Let’s begin at the end, with the beautiful, colorful hand-painted scarves, including three scarves that were still on the frames.

The patterns painted included designs from abstract to detailed realism. Each artist became mesmerized by their work, and could hardly take a short break to taste each gourmet dish as it was presented. This was “tough work”!

The days menu included a warm Peach Buckle, steamy Roasted Pumpkin Curry Soup, colorful Nicoise Salad with Smoked Tuna and Pickled Eggs, Artistic Day Parfait and the finale was a Chocolate Silk (scarf) Pie with real Whipped Cream, of course.


This was a first-time effort for everyone involved. Barbara and I enjoyed working with the nine artists and we were gratified with the results. Several of the recipes served came from the Boquete Gourmet Community Cookbook, on sale now at various locations throughout Chiriqui, Panama.

Betty and Kaye photographed the day-long event, and thanks so much for their expertise.

Who would believe that pure silk and fine dining go together? We just proved that they do . . . with wonderful results!

Try something new yourself, why not???
Cora

What Do You Mean “Thai Food”?

Written on July 25th, 2011 by corakentno shouts

Thai food is the national cuisine of Thailand, which borders Laos, Cambodia, Malaysia and Myanmar, formerly Burma. It’s no wonder I had to look up its location, I thought it bordered China, and therefore “Thai food” was basically Chinese cuisine. Oh, no!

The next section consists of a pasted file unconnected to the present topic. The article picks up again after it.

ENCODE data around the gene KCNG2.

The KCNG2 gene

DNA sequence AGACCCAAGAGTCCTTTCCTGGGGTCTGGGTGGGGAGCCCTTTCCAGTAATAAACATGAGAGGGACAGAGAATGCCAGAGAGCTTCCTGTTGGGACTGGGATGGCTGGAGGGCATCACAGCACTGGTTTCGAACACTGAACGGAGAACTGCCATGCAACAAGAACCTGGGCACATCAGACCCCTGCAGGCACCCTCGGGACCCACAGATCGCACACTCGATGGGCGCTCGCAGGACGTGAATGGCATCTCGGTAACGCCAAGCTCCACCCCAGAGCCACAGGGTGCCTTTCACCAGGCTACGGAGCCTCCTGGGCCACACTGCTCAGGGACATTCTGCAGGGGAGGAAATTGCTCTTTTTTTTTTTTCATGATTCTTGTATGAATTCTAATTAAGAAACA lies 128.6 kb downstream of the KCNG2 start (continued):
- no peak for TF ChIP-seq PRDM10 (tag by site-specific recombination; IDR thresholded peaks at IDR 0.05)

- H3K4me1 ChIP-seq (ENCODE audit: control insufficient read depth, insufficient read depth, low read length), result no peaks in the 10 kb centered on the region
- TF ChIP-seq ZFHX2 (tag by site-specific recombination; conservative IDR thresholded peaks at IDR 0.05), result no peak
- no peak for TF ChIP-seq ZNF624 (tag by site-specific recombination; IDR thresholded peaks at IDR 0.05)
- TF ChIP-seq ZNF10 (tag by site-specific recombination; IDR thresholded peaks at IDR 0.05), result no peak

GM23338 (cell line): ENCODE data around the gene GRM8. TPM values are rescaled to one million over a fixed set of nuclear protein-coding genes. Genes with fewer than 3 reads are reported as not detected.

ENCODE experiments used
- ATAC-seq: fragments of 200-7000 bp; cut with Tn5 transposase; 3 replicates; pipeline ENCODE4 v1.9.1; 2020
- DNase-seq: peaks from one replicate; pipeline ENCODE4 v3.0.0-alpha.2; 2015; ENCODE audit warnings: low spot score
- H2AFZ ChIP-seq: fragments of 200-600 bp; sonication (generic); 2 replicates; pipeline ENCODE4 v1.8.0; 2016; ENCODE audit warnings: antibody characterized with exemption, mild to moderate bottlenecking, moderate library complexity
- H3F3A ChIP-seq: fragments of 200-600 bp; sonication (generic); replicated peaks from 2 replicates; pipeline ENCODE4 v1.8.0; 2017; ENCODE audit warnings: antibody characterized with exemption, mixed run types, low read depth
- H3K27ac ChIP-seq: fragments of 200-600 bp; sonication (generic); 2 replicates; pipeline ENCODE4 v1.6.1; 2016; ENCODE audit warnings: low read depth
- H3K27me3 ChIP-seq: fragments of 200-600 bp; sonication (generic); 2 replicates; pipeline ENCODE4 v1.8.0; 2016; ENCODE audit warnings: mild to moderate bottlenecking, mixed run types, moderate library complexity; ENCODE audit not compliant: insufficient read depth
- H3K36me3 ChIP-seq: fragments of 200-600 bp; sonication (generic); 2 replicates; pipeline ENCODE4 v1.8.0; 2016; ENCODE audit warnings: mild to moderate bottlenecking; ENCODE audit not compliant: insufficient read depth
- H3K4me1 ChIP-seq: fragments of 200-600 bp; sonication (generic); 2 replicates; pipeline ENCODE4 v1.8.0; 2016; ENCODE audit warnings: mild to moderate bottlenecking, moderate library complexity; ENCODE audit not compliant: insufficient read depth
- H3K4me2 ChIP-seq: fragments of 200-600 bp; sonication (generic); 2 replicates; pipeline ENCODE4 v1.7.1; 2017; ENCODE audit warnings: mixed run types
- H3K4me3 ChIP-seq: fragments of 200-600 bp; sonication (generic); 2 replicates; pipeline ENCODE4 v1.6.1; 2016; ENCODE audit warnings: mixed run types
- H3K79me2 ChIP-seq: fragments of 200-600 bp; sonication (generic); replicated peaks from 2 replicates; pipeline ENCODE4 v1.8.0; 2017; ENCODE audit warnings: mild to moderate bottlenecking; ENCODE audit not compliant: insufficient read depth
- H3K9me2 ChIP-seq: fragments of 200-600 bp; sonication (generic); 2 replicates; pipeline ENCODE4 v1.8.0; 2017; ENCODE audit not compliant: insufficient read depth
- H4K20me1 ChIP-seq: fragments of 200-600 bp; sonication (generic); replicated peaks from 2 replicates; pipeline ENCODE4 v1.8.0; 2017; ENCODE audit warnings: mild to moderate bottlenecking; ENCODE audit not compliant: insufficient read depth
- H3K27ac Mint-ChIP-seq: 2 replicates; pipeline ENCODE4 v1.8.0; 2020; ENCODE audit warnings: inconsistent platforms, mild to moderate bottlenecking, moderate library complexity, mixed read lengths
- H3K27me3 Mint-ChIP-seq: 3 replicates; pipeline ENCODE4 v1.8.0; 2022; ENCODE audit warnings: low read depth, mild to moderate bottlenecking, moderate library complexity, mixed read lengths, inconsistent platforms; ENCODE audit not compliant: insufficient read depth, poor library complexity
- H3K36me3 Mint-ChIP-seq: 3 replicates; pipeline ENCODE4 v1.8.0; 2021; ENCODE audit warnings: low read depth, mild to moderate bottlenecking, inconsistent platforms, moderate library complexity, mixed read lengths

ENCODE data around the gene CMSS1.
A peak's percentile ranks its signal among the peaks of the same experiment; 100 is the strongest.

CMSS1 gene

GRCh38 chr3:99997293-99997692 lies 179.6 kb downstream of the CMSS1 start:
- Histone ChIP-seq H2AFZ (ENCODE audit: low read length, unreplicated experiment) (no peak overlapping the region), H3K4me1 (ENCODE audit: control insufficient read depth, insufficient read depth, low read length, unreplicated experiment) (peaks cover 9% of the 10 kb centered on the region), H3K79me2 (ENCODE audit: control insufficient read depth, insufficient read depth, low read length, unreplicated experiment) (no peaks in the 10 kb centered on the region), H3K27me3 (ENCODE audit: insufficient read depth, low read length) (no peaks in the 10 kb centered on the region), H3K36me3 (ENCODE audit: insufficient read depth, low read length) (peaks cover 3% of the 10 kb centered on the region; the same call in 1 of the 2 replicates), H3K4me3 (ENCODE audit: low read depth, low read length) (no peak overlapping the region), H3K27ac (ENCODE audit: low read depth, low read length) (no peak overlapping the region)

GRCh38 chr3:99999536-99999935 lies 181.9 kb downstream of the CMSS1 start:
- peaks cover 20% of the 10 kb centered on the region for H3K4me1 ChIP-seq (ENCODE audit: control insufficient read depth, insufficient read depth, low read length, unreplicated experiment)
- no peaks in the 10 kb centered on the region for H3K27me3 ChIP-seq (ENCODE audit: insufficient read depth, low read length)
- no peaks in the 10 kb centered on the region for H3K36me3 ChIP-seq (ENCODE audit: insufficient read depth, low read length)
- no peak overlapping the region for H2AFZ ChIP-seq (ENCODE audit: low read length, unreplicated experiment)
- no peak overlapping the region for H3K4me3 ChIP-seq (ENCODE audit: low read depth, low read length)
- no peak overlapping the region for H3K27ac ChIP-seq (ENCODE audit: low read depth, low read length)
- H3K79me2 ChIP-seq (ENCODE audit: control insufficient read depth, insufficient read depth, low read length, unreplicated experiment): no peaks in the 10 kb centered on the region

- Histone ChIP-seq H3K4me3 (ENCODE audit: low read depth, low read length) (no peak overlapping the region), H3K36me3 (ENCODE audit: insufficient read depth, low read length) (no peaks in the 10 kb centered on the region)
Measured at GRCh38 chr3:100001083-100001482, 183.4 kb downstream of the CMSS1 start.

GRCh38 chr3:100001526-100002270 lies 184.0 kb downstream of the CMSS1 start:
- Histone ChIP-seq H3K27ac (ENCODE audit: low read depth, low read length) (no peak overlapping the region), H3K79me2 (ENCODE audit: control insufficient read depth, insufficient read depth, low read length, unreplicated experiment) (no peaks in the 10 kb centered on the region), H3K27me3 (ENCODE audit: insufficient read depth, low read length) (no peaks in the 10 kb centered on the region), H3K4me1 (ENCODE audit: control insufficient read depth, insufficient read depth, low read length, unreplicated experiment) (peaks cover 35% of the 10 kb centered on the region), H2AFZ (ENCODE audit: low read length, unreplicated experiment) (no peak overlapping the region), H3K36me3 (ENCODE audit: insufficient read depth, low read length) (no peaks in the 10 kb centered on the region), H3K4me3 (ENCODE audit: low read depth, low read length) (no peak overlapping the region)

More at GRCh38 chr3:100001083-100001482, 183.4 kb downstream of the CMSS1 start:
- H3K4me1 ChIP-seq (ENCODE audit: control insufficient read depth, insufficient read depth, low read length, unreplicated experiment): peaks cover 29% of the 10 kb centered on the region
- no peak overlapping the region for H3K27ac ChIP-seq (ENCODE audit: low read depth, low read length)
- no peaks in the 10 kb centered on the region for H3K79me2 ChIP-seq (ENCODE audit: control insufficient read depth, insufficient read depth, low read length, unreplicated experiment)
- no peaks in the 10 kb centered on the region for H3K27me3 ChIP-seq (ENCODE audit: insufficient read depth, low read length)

Thai cuisine places emphasis on lightly prepared dishes with strong aromatic components. This cuisine is known for being spicy. Balance, detail and variety are important to Thai cooking.

Thai food is known for its blend of the four fundamental taste senses in each dish, or in the overall meal: sour, sweet, salty, and bitter. And, it also can be quite hot and spicy.

Host Executive Chef Lauretta Bonfiglio, owner of Boquete Bistro knows all about Thai foods and how to prepare authentic Thai cuisine. She brought together 12 excellent cooks, all very eager to learn her techniques to bring real flavor and spice to their tables here in Boquete, Panama.

The menu for our “Thai Won On” evening of preparing, tasting and dining on cuisine originating half-way around the world began with making “Pineapple My Thais”, of course.

Lauretta’s recipe for this exotic drink includes pineapple juice, orange juice, lime juice, dark and light rums, triple sec and grenadine, all mixed to perfection and served over ice. If you’d like to try a “My Thai”, stop in The Bistro Boquete and ask Lauretta to mix one for you.

This is Karen very carefully laying out the fresh ingredients on a rice paper wrapper. You can barely detect the wet wrapper in the photo. The results were magnificent, as you can see from the finished work. Along with the Spring Rolls, the cooks enjoyed blending ingredients to make 3 authentic Thai dipping sauces that complimented the taste of the fresh, colorful rolls.

Chicken with Green Curry was the main entree dish, served with Coconut Rice. Finally, Thai Fried Ice Cream was removed from the freezer and fried.

Yes, each participant fried their own ice cream for dessert, and then topped it with chocolate syrup and toasted coconut, a very popular dish in Thailand.

The completed dishes were served with flare, with Chef Lauretta and all the cooks enjoying this fine, very special cuisine of Thailand. All the flavors were there; sour, sweet, salty and bitter, with a bit of hot peppers thrown in.

Nancy is having fun adding chombo hot sauce to her Thai Peanut Butter Sauce. The combination of hot and sweet was new to most of the cooks. and so delicious!